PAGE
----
No vote yet: NHL continues process with prospective Seattle group

Oak View Group
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LAS VEGAS — The process to bring NHL hockey back to Seattle is underway, with a target start date of the expansion franchise being the 2020-21 season. But while reports surfaced last week that the league was preparing to vote at next month’s Board of Governors meeting for conditional approval to the Oak View Group, Commissioner Gary Bettman says things haven’t reached that stage yet.

“There is no delay. We just haven’t gotten the train to the station on time,” Bettman said before Game 1 of the Stanley Cup Final on Monday. “The fact is, and I know there’s been a lot of speculation that somehow there’s going to be a vote of some sort conditional or otherwise at the June board meeting, that’s absolutely not true. There will be an update. There is a process that we go through and that question we got frequently while going through the process with Las Vegas. 

“There are a number of bases that we have to touch, a lot of due diligence that has to be done, a lot of different interaction with the prospective ownership group, David Bonderman’s group. So we think we’re on target and depending how everything goes, it wouldn’t surprise me that there is a possibility that in the fall, early winter at the latest, that this could be addressed by the board. But we’re not there yet and there’s still work to be done.”

In March, the Oak View Group, led by Bonderman, Tim Lieweke and Hollywood producer Jerry Bruckheimer, started a ticket drive that saw 10,000 deposits purchased in the first 12 minutes and 25,000 claimed in the opening 60 minutes.

“Shell-shocked is best way to put it,” Leiweke told TSN afterward.

While the Oak View Group, which submitted a $10 million expansion application fee to the league in February, awaits the vote, they still need to move forward with the $660 million renovation of Key Arena. The 2020-21 NHL season could also be affected by another work stoppage, which would obviously be another hurdle.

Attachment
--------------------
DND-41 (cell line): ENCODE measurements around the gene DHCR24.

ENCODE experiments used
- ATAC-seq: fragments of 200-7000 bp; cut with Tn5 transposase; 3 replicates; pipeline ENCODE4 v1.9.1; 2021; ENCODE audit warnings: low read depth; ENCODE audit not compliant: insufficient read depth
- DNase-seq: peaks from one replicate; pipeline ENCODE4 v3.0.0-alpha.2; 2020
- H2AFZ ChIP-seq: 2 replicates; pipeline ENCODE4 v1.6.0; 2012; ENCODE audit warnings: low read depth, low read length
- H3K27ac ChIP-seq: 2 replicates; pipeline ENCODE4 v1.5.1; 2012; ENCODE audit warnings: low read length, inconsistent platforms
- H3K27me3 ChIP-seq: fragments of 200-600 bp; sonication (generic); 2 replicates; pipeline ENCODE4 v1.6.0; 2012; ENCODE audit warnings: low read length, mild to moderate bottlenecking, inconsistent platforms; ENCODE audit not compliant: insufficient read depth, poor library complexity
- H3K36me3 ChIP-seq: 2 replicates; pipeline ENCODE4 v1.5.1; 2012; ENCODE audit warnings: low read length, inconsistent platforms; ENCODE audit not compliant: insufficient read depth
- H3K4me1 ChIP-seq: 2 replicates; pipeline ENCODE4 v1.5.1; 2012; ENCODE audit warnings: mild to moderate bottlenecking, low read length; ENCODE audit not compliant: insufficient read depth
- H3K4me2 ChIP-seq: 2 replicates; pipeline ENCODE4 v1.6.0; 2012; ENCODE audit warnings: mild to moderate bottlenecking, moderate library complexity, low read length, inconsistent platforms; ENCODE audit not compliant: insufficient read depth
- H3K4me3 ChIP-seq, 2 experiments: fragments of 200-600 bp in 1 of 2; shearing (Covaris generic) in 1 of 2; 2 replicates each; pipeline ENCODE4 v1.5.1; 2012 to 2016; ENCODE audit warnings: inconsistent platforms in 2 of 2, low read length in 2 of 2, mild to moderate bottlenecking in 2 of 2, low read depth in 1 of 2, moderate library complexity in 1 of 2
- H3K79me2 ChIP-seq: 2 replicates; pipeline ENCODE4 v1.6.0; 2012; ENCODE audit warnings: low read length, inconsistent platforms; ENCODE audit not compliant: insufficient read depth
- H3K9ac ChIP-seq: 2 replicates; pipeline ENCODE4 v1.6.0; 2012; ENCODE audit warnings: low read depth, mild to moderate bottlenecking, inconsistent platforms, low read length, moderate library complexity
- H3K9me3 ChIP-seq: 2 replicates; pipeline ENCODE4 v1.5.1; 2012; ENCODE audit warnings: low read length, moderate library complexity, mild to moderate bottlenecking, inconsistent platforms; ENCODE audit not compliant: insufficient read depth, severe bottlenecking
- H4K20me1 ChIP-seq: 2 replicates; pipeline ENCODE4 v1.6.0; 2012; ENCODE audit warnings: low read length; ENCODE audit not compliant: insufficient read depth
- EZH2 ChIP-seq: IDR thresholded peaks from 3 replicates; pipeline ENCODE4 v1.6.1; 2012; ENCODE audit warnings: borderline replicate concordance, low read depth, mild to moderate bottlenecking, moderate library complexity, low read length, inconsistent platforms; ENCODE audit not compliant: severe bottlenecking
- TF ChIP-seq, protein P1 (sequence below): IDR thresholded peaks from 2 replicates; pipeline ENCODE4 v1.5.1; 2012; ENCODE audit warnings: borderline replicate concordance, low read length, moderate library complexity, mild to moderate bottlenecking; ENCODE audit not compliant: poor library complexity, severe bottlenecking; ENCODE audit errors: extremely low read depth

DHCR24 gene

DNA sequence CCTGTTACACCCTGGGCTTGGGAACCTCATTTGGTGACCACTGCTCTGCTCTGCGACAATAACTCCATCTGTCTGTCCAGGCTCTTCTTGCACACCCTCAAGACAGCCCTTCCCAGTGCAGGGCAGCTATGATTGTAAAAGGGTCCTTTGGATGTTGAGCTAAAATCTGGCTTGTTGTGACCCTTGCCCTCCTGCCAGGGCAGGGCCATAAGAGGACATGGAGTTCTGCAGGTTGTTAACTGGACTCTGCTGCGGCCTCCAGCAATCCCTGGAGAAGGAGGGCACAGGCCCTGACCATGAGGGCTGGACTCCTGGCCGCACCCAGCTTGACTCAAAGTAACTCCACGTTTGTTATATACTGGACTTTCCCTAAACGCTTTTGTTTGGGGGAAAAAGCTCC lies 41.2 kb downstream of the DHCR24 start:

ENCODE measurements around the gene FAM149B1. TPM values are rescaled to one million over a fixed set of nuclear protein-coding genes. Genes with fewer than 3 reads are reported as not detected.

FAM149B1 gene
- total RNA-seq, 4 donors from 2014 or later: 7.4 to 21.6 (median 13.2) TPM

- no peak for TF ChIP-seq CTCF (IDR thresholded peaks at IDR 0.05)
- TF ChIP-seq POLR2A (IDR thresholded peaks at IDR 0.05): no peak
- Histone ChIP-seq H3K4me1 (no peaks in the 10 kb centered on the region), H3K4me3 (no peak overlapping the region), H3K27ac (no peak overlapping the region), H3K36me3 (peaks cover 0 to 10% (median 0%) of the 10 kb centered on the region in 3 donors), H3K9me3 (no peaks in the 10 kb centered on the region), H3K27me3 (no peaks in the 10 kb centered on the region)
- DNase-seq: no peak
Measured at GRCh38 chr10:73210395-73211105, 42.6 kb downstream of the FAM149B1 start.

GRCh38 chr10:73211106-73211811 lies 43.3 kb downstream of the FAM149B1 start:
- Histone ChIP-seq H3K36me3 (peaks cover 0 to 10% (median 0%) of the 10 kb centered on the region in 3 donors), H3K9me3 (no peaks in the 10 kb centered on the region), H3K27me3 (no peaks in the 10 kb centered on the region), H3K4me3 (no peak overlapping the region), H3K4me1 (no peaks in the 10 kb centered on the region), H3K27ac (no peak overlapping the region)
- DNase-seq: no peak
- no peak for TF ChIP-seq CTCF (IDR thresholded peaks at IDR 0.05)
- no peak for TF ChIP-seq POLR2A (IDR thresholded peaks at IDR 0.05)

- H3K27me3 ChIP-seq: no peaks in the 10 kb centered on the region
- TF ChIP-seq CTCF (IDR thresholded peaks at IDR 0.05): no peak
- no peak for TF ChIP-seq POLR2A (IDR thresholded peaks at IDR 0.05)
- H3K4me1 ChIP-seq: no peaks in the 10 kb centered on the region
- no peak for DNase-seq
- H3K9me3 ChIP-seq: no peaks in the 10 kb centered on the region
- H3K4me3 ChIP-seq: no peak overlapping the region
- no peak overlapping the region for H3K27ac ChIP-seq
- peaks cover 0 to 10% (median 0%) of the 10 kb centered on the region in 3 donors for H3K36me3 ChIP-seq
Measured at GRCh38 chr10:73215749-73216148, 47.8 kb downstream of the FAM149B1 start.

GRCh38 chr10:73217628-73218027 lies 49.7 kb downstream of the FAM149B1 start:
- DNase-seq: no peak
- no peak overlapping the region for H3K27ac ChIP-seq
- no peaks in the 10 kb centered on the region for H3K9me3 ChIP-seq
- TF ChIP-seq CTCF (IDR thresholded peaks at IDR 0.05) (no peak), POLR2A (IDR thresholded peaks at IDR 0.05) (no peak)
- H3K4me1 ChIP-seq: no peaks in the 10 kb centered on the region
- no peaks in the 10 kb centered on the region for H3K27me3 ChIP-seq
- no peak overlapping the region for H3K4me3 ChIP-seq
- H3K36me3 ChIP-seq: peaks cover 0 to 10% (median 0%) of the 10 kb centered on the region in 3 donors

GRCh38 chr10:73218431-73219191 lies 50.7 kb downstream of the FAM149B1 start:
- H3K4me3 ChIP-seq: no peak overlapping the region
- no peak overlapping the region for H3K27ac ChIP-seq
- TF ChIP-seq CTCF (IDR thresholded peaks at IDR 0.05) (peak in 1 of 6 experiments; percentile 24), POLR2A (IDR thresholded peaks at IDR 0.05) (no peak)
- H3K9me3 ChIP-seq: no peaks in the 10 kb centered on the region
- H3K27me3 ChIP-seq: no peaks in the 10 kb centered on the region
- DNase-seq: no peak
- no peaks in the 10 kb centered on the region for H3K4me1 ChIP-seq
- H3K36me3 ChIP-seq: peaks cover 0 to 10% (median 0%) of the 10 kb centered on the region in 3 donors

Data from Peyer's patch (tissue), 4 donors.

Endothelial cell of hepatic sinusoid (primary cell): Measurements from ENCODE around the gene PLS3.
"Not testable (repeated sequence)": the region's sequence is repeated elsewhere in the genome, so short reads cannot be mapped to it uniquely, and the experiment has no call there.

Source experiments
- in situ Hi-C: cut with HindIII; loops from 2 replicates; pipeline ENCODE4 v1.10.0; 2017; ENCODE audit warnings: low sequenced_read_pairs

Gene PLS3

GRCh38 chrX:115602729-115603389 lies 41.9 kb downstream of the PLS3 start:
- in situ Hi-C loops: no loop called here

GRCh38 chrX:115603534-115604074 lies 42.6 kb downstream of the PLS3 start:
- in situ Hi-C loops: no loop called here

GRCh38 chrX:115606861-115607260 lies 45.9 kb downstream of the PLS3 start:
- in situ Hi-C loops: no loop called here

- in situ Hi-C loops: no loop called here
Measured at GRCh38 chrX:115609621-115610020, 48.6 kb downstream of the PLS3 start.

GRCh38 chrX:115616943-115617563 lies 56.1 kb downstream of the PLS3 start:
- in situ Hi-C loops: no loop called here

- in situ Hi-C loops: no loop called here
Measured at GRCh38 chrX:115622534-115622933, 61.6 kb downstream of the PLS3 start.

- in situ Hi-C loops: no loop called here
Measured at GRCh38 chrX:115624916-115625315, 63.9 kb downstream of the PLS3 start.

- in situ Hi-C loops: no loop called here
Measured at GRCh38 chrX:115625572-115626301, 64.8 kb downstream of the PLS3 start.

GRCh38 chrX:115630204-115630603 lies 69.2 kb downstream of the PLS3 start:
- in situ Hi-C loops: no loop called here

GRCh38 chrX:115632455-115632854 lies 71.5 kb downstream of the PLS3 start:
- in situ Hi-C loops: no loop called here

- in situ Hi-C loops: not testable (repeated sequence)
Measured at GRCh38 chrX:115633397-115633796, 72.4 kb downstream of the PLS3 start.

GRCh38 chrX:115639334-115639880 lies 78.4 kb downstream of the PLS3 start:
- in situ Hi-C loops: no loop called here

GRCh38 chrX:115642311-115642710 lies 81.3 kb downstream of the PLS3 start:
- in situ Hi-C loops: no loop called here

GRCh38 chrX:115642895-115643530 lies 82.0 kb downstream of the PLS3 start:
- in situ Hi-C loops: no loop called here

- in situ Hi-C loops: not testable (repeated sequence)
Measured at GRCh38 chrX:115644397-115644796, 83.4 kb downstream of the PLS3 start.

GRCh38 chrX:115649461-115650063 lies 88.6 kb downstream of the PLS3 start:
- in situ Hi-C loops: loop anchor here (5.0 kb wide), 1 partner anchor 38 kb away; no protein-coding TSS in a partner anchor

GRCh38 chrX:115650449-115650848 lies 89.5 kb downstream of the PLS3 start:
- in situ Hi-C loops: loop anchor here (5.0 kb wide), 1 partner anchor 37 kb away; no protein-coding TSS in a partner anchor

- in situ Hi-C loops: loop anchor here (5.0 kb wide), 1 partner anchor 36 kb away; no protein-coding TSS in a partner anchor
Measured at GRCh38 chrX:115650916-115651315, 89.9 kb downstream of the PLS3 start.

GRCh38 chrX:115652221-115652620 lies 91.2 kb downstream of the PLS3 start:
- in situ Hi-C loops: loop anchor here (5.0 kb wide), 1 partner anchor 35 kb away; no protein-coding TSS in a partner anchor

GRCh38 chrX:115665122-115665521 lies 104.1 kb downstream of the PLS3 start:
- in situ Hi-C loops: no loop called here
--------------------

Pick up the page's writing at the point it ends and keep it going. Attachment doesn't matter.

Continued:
“There’s never really been a timetable. So I don’t view us to be behind anything,” added NHL Deputy Commissioner Bill Daly. “It’s really their timetable with respect to how quickly it moves.”

As Seattle keeps its fingers crossed for a team in a few years, they’ve been watching the massive success of the Vegas Golden Knights and hoping they can replicate what they’ve done. OVG would be paying $650 million for the new franchise and have already received assurances from the league that should they be granted a team they would have the same expansion draft rules as Vegas.

Bettman and Daly also noted that there’s been no pushback from the other 30 teams about the expansion draft rules and about the Golden Knights’ first-year success.

“We needed to make the team more competitive at the outset than prior expansions because we’re in the salary era,” said Bettman. “This was the first expansion in the salary cap era and as we afford all of our clubs an opportunity to be competitive, it wouldn’t have made any sense to not have the expansion team the same way.”

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Sean Leahy is a writer for Pro Hockey Talk on NBC Sports. Drop him a line at phtblog@nbcsports.com or follow him on Twitter @Sean_Leahy.